Written by Donald Margulies Directed by James Ponsoldt
Starring Jason Segel and Jesse Eisenberg
How He Met That Author…
Based on David Lipsky’s best-selling memoir ‘Although of Course You End Up Becoming Yourself’, this movie tells the story of a young journalist for Rolling Stone talking his way into an interview with literary superstar David Foster Wallace as he prepares to finish up his book tour promoting the smash literary hit ‘Infinite Jest.’
You don’t really need to know anything about Foster Wallace, but the poignancy of his truncated life certainly adds an extra flavor of preciousness to this intimate study of two men getting to know each other in strange circumstances.
It’s an amazing performance by Jason Segel who is better known for his comedy roles in TV’s How I Met Your Mother as well as movies like The Muppet Movie and Jeff Who Lives at Home. Physically, he certainly resembles Foster Wallace and his somewhat ungainly, methodical presence and mannerisms contrast well with Eisenberg’s energetic portrayal of a younger, more ambitious writer.
The director does a great job of capturing the dialogue without intruding upon the action (or lack thereof) and the humor to be found in this brief friendship can’t help but seduce the viewer into falling in love with Wallace’s character. Rather than a pretentious author for the elite, he comes across as not exactly a regular guy but definitely someone with whom you’d love to spend a little time. Not only is his home portrayed flawlessly as very much nothing out of the ordinary, the movie is careful to make sure we see that Wallace has a couple of dogs to whom he is greatly attached. It may be my interpretation alone, but they feel like a deliberately relatable representation of the warmth we end up feeling for this troubled, but apparently affectionate, author.
Filmed around the Grand Rapids area in the Winter of 2014, the ‘making of’ featurette on the DVD is an engaging eye-opener into what is obviously a labour of love for everyone involved. It’s rare that a movie this quiet speaks so loudly to the troubled parts of us, and it carries an extra weight due to the sad ending of David Foster Wallace’s short but spectacular time on this planet.
If you wish to dig a little deeper, there are interviews with the author to be found online and you can go to your local library and check out Foster Wallace’s literary work. With a little patience, you might just be rewarded by the experience of making it through Infinite Jest, now exactly 20 years old and included by Time Magazine in its list of the 100 best English-language novels published since 1923.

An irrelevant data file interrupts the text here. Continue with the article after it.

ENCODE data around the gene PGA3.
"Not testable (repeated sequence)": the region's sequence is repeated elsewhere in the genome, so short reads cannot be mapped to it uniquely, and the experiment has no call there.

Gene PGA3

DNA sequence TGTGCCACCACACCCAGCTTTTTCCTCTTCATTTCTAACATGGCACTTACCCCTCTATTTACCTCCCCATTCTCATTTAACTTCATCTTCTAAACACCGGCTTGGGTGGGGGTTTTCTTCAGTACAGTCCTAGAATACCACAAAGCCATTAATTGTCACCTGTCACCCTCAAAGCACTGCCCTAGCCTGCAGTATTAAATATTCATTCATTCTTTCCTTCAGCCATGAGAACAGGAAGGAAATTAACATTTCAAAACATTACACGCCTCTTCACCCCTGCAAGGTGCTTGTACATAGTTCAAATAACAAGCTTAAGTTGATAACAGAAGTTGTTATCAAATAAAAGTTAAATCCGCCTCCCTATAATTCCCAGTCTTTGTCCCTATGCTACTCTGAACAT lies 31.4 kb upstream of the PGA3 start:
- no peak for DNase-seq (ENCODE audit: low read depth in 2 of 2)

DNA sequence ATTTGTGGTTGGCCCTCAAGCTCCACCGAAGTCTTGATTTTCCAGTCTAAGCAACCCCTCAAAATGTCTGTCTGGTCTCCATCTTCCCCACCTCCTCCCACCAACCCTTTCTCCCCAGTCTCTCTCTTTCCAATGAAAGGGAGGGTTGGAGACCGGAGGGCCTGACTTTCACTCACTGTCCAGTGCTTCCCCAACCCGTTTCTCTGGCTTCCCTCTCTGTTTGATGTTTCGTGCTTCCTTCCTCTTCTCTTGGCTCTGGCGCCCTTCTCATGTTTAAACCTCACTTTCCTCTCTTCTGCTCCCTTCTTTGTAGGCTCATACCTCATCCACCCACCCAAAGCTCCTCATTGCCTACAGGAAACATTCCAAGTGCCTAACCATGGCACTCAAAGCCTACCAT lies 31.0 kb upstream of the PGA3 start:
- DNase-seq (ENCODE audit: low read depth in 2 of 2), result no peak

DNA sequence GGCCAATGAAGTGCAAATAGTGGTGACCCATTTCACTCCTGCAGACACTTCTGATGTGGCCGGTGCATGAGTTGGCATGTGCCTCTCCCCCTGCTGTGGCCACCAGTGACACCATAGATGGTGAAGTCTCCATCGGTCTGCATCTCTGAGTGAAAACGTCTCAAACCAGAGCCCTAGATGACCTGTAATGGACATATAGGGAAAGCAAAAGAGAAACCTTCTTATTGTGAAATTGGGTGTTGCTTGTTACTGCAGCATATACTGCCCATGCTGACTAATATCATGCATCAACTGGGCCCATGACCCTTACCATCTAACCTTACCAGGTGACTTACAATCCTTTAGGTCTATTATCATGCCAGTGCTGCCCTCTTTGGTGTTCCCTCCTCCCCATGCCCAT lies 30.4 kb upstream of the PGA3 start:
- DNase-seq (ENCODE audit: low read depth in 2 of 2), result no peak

As part of an ongoing series of 26 posts...
(V) The Visitor (2011)
Veteran character actor Richard Jenkins (Six Feet Under, Olive Kitteridge, Liberal Arts) takes the lead in this deftly constructed portrait of one man's personal journey toward an emotional engagement with the moral complexities of our age when cross-cultural exchange and the politics of fear and misunderstanding fuse together to form a heartbreaking bond between strangers. A lonely, disengaged, sleepwalking through life professor discovers that his rarely used apartment is being occupied by two immigrants, setting off a moving story about empathy, difference and humanity's common language--the beating heart.
Breaking Bad became a ratings phenomenon in its final season thanks to Netflix-enabled binge-watching. The show was always a critical darling, but it took until nearly the end of its run for the eyeballs to match the applause. Not for me, however; I started watching when it first aired and realized it was going to be a genius show somewhere around episode four. I watched because it was created by Vince Gilligan, whom I knew as one of the best writers on The X-Files (which was and is my all-time favorite show). I liked Bryan Cranston from Malcolm in the Middle, but had really been impressed with him after a guest-star turn he made on an X-Files episode named “Drive” (written, not-so-incidentally, by Gilligan himself). I was later thrilled when the show introduced the character of Saul Goodman, the morally-questionable criminal lawyer, in no small part because he was played by Bob Odenkirk, a comedy legend I adored from his work on the HBO sketch series Mr. Show. Goodman became a fan favorite and when Bad began to draw towards its conclusion, there grew talk of a spin-off revolving around the character.